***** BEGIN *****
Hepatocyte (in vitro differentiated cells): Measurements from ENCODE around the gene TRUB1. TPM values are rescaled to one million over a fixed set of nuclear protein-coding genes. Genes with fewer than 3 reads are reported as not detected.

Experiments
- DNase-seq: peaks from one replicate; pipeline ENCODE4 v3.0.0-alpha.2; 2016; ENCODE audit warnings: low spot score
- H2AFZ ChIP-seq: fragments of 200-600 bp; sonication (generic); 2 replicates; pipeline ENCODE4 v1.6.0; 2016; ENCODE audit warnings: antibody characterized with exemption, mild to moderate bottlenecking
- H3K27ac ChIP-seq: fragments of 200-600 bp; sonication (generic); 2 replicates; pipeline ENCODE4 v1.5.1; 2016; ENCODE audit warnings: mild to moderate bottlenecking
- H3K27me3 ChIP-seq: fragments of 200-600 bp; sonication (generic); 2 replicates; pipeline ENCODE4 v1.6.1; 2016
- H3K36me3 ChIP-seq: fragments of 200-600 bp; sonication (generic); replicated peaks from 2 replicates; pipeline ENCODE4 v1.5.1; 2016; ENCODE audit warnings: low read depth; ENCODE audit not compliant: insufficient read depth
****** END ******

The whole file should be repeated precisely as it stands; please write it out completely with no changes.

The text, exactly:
Hepatocyte (in vitro differentiated cells): Measurements from ENCODE around the gene TRUB1. TPM values are rescaled to one million over a fixed set of nuclear protein-coding genes. Genes with fewer than 3 reads are reported as not detected.

Experiments
- DNase-seq: peaks from one replicate; pipeline ENCODE4 v3.0.0-alpha.2; 2016; ENCODE audit warnings: low spot score
- H2AFZ ChIP-seq: fragments of 200-600 bp; sonication (generic); 2 replicates; pipeline ENCODE4 v1.6.0; 2016; ENCODE audit warnings: antibody characterized with exemption, mild to moderate bottlenecking
- H3K27ac ChIP-seq: fragments of 200-600 bp; sonication (generic); 2 replicates; pipeline ENCODE4 v1.5.1; 2016; ENCODE audit warnings: mild to moderate bottlenecking
- H3K27me3 ChIP-seq: fragments of 200-600 bp; sonication (generic); 2 replicates; pipeline ENCODE4 v1.6.1; 2016
- H3K36me3 ChIP-seq: fragments of 200-600 bp; sonication (generic); replicated peaks from 2 replicates; pipeline ENCODE4 v1.5.1; 2016; ENCODE audit warnings: low read depth; ENCODE audit not compliant: insufficient read depth